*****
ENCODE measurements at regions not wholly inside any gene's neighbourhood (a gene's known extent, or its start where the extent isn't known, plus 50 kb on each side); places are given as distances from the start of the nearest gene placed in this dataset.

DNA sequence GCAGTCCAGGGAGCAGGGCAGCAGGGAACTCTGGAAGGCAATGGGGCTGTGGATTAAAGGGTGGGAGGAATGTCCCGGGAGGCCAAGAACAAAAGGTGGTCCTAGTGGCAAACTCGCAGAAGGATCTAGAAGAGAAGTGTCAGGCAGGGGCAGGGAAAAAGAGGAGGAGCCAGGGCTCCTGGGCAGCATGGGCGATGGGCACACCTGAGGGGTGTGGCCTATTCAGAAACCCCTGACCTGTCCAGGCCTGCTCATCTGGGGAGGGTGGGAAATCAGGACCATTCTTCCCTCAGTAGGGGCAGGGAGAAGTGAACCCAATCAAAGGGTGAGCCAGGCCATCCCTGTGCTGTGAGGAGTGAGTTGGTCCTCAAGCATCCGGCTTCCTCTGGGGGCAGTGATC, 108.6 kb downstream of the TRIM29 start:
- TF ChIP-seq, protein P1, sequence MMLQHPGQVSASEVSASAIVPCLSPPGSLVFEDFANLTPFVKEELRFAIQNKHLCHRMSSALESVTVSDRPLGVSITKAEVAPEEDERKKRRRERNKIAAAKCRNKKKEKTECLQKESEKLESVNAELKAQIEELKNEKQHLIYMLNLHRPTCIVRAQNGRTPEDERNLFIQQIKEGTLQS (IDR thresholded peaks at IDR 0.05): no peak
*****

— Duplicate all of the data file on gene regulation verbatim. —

ENCODE measurements at regions not wholly inside any gene's neighbourhood (a gene's known extent, or its start where the extent isn't known, plus 50 kb on each side); places are given as distances from the start of the nearest gene placed in this dataset.

DNA sequence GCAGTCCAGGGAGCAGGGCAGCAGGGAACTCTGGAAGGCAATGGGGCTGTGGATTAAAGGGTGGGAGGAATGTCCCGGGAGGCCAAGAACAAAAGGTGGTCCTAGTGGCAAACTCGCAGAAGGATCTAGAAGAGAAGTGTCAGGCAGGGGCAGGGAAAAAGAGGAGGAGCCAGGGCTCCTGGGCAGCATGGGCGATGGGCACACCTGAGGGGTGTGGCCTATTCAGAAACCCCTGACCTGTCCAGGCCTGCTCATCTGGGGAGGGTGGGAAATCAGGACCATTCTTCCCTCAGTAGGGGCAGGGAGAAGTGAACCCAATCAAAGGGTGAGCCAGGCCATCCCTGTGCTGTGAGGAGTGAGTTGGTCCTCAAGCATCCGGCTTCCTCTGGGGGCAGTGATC, 108.6 kb downstream of the TRIM29 start:
- TF ChIP-seq, protein P1, sequence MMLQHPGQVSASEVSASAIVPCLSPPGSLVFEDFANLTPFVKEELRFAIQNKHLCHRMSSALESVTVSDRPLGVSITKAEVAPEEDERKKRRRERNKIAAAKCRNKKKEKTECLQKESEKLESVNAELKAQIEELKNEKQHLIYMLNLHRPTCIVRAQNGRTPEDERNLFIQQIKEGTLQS (IDR thresholded peaks at IDR 0.05): no peak